A newly assertive Iran unsettles cautious Egypt

Daily News Egypt
9 Min Read

CAIRO: Egyptian officials have done their utmost to squelch the uproar caused by President Hosni Mubarak’s suggestion last week that the Shiites in Iraq and the Gulf are more loyal to Iran than their own countries, saying the remarks were taken out of context. Both Iraq and Iran took umbrage, of course, with Baghdad canceling its participation in an Arab League meeting held about Iraq in Cairo on Tuesday.

Whatever Mubarak’s intent, his comments undoubtedly reflect growing concern in Egypt and among the region’s Sunni-majority, largely secular states about the Islamic Republic’s influence in Iraq and strategic assertiveness on several other issues.

As the Middle East’s two largest states, Egypt and Iran are vital to the region’s stability. The disruption of their alliance after the Islamic revolution of 1979 and Egypt’s subsequent peace with Israel was therefore of great strategic significance. Relations improved slightly under the Khatami presidency but have stalled since the election of the more conservative Mahmoud Ahmadinejad. Discord in several areas, from Iraq tothe nuclear standoff, to Iran’s position on Israel; have put a rapprochement on hold.

Dr. Anoush Ehteshami, an expert on Iran at the University of Durham, says a number of factors, including external pressure, are causing Egypt and Iran to hold back.

“I think Egypt has taken a step back, partly in response to pressure from America, who don’t want to see Egypt, a critical country in the region, befriended by Iran, he says. “Egypt is also very worried about the Shiite dimension to post-Saddam Iraq and obviously does not want to be pandering to Iran when the rest of the Arab world is so concerned.

For its part, Ahmadinejad’s Iran, says Ehteshami, is more concerned with cultivating ties to Syria, Hezbollah and Iraq’s Shiite parties, than Egypt. It is precisely those ties to the Shiite parties in Iraq, greatly increasing Iran’s influence in the Middle East, that is unsettling Egypt at present.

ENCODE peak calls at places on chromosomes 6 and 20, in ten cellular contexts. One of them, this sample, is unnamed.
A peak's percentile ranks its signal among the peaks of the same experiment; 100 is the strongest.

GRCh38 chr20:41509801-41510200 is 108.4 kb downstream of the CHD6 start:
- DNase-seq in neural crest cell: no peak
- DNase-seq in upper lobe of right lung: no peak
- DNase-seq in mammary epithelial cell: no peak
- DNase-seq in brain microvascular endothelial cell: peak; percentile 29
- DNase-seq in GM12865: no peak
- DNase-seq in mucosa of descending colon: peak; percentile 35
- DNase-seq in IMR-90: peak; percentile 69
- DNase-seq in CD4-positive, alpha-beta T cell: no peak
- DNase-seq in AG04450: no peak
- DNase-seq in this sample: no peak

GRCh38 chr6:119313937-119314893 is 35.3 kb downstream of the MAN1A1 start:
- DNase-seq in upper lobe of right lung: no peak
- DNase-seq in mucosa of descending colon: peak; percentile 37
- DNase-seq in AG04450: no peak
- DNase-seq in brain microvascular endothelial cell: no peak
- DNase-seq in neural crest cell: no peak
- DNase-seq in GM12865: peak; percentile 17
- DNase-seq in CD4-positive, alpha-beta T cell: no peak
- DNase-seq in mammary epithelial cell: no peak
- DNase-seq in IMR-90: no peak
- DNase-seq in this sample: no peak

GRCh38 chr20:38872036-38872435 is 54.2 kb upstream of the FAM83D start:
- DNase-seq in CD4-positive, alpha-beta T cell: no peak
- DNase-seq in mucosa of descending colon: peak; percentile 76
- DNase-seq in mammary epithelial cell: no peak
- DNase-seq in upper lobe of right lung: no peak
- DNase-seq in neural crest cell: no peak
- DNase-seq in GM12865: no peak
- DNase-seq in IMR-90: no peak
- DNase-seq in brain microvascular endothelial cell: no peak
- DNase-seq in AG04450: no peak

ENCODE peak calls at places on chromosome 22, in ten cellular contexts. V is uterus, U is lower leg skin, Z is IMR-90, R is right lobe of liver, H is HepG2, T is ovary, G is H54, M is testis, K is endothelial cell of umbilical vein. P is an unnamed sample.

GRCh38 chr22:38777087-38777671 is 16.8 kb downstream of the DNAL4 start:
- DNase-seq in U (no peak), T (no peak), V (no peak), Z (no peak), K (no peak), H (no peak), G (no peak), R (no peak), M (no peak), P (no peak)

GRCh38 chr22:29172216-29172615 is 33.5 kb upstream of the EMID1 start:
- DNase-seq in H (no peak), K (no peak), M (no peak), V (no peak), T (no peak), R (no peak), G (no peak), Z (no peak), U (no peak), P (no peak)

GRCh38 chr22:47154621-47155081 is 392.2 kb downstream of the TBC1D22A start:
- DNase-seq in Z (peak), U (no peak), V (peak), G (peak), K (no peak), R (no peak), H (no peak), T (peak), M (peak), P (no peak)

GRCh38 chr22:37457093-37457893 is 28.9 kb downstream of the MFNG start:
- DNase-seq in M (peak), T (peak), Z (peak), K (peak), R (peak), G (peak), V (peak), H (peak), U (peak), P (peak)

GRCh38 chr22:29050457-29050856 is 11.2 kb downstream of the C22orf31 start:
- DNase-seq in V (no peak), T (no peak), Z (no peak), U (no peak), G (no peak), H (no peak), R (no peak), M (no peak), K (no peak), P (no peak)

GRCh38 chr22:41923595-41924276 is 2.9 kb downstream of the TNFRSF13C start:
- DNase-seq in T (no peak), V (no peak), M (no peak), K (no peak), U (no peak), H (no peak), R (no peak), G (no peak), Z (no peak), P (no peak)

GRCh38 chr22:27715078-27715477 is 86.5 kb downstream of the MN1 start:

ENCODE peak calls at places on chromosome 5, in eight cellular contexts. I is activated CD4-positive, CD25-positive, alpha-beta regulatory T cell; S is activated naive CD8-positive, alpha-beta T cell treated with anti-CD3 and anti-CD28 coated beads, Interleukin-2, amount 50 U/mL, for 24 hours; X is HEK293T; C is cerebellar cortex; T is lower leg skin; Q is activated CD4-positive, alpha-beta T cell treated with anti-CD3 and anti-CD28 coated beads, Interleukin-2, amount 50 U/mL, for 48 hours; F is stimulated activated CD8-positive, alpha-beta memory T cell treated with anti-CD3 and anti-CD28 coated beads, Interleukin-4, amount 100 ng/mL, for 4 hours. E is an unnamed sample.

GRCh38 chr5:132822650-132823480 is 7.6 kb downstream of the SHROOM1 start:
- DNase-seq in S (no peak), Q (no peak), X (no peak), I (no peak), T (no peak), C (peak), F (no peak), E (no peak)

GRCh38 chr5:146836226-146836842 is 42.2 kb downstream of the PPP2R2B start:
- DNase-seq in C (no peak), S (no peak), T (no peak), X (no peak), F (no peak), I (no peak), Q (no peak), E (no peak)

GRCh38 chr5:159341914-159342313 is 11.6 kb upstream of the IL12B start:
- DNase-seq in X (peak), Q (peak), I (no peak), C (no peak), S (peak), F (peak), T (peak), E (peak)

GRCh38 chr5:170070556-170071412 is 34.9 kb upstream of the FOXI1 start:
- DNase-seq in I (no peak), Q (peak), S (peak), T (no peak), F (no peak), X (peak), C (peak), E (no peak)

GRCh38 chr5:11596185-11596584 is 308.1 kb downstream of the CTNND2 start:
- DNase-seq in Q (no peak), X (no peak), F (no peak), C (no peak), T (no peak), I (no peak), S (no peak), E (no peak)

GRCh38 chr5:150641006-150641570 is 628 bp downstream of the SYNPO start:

An Arab diplomat with extensive knowledge of Iranian-Egyptian relations, who asked not to be named, says Mubarak’s comments may have been inaccurate, but his concerns are legitimate.

“What Mubarak was trying to say, but not correctly, was that there are political parties completely loyal to Iran. Just as there were Communist parties loyal to Moscow, he says. “If you have parties with the doctrine of Wilayat Al-Faqih, then it leads to questions.

The diplomat cites as an example the Supreme Council for the Islamic Revolution in Iraq (SCIRI), a key part of the ruling United Iraqi Alliance (UIA). SCIRI’s headquarters were once in Tehran and its militia, the Badr Brigades, were trained by Iran’s Revolutionary Guards. This places a “shadow of doubt over their loyalty to Iraq, he says.

Dr. Pakinam El-Sharkawy, professor of political science at Cairo University, says that while many states initially criticized Iran’s role, they are adapting.

“Now I think Egypt shares the view of most of the Arab actors that Iran has a role in Iraq whether they want it or not; it’s a matter of geography and history, she says. “The question now is how to manage that in a positive way.

One element in the postponed Egyptian-Iranian rapprochement is the election of Ahmadinejad, an assertive hardliner who has championed Iran’s nuclear program. But the absence of the more conciliatory Khatami is perhaps not as significant as it might seem, says Sharkawy.

“I don’t put a lot of emphasis on Ahmadinejad’s election because the Egyptian leadership already perceive[s] the Iranian system as completely under the homogeneity of the conservatives, she says, “even if there is a moderate president or a moderate faction of the elites governing.